Enjoy this stand-out entry from the January JBT essay contest.
Prompt: Why are Black male educators important?
I never truly knew myself until I saw how my students responded to me. I'm the rose from the concrete who grew into the gardener. That context of Sankofa is fundamental to my motivation and purpose. I could see in the reflection of my students eyes that they knew they could count on me to be THAT teacher. Not cool because I could rap, play basketball, and teach math skills, but because I would show up for the morning high five, lunchroom snack exchange, and the championship game after school. And I was Black, disproving many stereotypes and statistics about Black men in education.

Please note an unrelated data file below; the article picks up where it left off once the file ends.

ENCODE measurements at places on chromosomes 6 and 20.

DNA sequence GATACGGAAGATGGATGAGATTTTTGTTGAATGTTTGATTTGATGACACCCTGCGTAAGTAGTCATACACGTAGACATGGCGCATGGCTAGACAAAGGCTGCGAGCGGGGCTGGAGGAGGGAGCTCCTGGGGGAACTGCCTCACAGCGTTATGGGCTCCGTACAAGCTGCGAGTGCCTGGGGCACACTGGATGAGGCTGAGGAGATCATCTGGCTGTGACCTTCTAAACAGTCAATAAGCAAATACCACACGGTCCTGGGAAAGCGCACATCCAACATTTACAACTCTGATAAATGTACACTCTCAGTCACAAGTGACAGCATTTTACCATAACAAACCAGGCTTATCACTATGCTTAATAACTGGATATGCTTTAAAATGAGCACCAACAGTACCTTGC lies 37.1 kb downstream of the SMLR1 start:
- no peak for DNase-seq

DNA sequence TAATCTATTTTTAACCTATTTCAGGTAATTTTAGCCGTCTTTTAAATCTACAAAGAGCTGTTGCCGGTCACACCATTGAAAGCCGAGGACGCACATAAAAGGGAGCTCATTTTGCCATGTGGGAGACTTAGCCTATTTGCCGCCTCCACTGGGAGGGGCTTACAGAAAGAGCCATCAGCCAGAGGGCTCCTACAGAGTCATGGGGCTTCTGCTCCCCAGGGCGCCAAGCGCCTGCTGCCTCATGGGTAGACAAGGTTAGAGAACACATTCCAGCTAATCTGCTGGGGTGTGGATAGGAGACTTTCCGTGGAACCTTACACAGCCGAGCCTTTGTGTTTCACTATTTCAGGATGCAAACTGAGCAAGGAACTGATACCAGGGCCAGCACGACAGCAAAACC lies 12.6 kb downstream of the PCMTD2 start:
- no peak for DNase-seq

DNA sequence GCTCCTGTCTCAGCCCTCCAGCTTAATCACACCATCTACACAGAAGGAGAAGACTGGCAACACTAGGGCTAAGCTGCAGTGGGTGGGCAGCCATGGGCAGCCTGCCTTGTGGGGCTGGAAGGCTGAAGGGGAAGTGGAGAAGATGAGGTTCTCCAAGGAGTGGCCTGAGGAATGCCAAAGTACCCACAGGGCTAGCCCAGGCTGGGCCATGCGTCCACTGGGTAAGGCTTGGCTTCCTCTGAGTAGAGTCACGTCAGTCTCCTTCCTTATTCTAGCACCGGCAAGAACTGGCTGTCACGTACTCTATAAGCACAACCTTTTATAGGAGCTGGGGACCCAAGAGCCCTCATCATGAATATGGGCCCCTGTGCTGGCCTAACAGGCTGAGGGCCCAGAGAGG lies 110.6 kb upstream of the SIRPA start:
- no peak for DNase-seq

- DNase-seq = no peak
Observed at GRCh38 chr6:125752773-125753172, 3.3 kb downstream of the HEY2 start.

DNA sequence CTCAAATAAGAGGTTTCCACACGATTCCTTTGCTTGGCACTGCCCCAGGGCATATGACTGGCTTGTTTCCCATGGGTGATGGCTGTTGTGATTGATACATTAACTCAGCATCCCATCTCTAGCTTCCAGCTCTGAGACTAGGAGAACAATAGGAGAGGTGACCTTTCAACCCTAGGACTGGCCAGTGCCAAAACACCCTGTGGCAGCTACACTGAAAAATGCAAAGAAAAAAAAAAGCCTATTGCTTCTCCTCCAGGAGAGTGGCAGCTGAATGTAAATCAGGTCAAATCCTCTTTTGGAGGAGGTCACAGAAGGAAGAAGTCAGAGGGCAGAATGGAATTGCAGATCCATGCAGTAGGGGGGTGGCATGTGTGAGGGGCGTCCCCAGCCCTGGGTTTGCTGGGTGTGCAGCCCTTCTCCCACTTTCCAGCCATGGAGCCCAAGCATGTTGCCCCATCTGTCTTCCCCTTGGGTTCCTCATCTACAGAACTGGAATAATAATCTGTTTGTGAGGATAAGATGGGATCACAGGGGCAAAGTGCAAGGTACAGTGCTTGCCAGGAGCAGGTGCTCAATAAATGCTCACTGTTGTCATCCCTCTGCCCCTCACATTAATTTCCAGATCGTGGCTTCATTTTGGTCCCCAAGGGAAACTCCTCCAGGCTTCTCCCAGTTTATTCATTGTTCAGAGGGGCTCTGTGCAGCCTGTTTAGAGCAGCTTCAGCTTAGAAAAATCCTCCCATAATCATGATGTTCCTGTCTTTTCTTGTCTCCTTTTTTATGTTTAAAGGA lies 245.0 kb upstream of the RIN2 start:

When I broke my leg in elementary school, my only Black teacher showed up for me every day when I was in a cast to ensure I didn't fall behind. I could never pay that back so I pay it forward. Now when a kid gets kicked out of class, they get sent to me instead of suspended and sent home. When a child wants to choose a book in the library, they now have Black protagonists to choose from because of the grant money and sponsors I brought to upgrade our school's collection. When the basketball team needs a substitute coach on the sidelines or a mentor on campus, I'm right there. Reminding them that their Blackness is free to make mistakes, to take on challenges, to explore and to express their pride. Nurturing their Black identity is not radical to me; it's my norm.